But it's not all as easy as it sounds. For one thing taking a break from news, social media, friends, telephone calls, e-mails, work means there's no escape from self. Normally we don't give much time or thought to what's going on inside us and if we're aware of it we sometimes run away from it through busyness or other distractions such as entertainment, retail therapy or whatever. But you can't do that on retreat. There's a whole world inside each of us - layers and layers of complexity and conditioning which unconsciously affects our actions and relationships. The silence and time for prayer during a retreat means some of this comes to the fore and you have to face up to yourself - sometimes the good bits but often the not so good. I have to recognise the ills of the world reside within me and given certain conditions I could be as evil as the next one. Even trying to live a good life I have to face up to my mixed motives for actions, my petty jealousies, my anger, my fears and all the gamut of human emotions that hinder me from being truly loving. At present many of us are appalled by scenes of refugees fleeing violence, war, hunger, destitution and the inhospitality of nations that are now building walls and fences to keep them out of their country. We know this is a human problem and belongs to each one of us but on retreat I have to face up to the fact that my inhospitality and selfishness in daily life contributes to this. I can put out negative energy which detracts from the goodness in the world but I can also put out positive and loving energy which takes the human race further on its journey towards wholeness and healing.
Sometimes people take up meditation, hoping that it will bring inner peace and contentment and are then disturbed when they become aware of inner conflicts. They then think they're doing something wrong. But actually they're doing something right because they're moving from a superficial level of living to a deeper level which when faced up to will eventually lead to inner freedom. Detractors of religion often accuse it of offering false comfort and hope, of giving easy answers but actually it's quite the opposite. Religion is about facing up to the evil in ourselves and in the world, struggling with it and working to overcome it. Tich Nhat Hanh talks of good and bad seeds residing within our subconscious and it's our task to recognise this and cultivate the good seeds of love, wisdom and compasssion.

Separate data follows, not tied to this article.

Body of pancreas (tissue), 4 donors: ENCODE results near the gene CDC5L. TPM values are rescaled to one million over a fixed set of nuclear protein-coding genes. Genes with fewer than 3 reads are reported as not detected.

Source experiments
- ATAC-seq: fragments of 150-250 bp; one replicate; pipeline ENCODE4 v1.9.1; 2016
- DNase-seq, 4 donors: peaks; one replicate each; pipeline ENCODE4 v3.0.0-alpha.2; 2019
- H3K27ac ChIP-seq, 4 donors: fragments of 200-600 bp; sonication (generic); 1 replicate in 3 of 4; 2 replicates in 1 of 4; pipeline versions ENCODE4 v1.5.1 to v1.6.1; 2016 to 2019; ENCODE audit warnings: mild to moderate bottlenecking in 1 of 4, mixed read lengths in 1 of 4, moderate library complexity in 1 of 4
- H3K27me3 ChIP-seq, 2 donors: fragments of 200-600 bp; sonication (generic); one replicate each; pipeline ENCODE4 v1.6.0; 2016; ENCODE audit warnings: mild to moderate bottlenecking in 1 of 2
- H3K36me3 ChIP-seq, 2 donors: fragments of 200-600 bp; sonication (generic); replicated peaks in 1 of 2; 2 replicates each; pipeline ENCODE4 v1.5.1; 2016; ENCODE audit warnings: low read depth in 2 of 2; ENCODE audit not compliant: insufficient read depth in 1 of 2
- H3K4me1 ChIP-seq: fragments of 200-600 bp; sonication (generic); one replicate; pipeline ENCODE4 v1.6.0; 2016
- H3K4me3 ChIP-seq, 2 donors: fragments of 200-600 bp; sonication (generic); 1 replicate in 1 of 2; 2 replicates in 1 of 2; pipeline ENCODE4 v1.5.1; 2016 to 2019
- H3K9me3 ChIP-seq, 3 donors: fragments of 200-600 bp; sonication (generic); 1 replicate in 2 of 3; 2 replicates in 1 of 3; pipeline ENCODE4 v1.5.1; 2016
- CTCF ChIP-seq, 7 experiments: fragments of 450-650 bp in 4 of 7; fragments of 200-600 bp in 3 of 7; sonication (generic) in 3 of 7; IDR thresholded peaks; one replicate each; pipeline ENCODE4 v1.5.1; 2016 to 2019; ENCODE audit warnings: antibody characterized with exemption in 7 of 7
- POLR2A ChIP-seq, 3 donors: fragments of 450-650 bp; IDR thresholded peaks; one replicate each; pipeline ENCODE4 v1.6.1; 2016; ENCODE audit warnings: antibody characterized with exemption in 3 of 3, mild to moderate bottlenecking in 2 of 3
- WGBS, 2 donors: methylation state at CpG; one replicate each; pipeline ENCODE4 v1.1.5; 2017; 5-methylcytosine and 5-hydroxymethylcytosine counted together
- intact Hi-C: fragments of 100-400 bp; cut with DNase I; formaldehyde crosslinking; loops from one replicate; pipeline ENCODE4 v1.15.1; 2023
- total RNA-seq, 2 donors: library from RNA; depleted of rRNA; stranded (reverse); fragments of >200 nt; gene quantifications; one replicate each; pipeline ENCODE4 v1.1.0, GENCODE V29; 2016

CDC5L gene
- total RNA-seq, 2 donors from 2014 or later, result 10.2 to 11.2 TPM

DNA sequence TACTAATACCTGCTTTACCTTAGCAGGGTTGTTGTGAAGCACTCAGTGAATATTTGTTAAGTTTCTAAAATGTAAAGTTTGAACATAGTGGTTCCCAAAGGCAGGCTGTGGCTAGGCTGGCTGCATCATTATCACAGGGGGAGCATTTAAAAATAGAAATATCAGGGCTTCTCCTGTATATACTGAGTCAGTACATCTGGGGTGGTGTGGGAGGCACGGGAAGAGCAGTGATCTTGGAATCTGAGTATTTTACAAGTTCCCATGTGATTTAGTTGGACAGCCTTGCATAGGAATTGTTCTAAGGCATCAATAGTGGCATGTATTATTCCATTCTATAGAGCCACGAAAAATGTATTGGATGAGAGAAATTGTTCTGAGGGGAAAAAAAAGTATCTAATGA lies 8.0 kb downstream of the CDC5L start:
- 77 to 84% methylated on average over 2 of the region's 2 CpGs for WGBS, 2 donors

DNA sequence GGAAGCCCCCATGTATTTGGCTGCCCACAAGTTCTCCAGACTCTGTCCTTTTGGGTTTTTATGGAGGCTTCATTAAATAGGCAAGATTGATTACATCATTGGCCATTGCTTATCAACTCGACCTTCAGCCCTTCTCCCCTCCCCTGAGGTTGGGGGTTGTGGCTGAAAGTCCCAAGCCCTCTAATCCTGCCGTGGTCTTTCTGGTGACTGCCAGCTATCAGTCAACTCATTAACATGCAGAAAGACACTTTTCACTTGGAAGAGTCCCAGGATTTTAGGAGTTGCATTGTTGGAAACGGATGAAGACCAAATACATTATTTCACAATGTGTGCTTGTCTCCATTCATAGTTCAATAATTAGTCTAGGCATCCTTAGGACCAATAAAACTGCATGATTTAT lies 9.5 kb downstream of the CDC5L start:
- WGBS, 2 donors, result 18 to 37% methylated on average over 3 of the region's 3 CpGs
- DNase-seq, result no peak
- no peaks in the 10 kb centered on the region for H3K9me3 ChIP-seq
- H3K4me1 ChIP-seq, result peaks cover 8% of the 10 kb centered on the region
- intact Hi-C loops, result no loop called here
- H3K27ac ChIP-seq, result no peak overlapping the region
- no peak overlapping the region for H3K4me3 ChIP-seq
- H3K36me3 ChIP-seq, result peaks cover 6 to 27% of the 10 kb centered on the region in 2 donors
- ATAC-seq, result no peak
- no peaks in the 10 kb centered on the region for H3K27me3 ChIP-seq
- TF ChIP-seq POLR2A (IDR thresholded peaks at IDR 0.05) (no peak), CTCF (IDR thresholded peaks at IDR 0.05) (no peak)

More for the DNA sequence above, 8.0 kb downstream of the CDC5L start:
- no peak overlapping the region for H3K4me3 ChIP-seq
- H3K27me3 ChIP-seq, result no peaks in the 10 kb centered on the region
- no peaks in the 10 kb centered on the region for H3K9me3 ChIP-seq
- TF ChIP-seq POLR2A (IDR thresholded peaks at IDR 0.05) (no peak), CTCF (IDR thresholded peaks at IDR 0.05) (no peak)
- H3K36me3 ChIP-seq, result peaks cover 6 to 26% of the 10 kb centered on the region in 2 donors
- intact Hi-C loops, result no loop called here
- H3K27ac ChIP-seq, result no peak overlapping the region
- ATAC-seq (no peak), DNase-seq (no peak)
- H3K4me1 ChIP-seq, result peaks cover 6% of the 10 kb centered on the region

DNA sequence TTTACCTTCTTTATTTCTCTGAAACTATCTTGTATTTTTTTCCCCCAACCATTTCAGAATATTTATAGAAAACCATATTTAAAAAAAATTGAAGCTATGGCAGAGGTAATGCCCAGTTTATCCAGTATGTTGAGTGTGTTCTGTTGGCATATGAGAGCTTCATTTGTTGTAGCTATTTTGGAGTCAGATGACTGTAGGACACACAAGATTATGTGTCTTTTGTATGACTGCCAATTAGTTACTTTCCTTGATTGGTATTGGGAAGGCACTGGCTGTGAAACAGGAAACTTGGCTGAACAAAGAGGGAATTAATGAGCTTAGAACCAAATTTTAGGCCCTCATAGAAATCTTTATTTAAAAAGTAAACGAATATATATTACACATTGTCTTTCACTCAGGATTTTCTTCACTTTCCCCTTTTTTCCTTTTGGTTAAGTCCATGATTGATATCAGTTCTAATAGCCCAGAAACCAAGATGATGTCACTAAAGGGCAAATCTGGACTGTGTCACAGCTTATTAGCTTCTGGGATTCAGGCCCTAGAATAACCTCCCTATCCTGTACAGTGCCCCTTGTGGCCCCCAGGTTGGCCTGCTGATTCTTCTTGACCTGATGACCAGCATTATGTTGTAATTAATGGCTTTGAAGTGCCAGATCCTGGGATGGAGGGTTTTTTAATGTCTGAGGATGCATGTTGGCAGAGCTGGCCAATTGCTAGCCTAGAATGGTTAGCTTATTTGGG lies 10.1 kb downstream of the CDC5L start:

This is what a retreat does and some form of it is to be found in many religions. In Buddhism the rain retreat was part of the way of life of the monastic community. In Hinduism opportunities for retreat are there for serious practitioners but classical Hinduism also recognises that there is a stage in life, when one retires, which can be given over to more prayer and reflection than possible during a working life. Christian monastics also have retreats as part of their way of life and Sufi orders make opportunities for times of seclusion and separation. In Judaism this time apart happens weekly when the Sabbath is given over to study and prayer and all daily work is set aside. This gives a good balance to a week that can easily become overbusy. Meditation too is a kind of retreat- a very short Sabbath rest - and one that can be taken daily. As I've said it's not always comfortable but it is a practice which can lead to knowledge of self and personal transformation. That's good for us but also good for the world that will be affected by our growing inner freedom.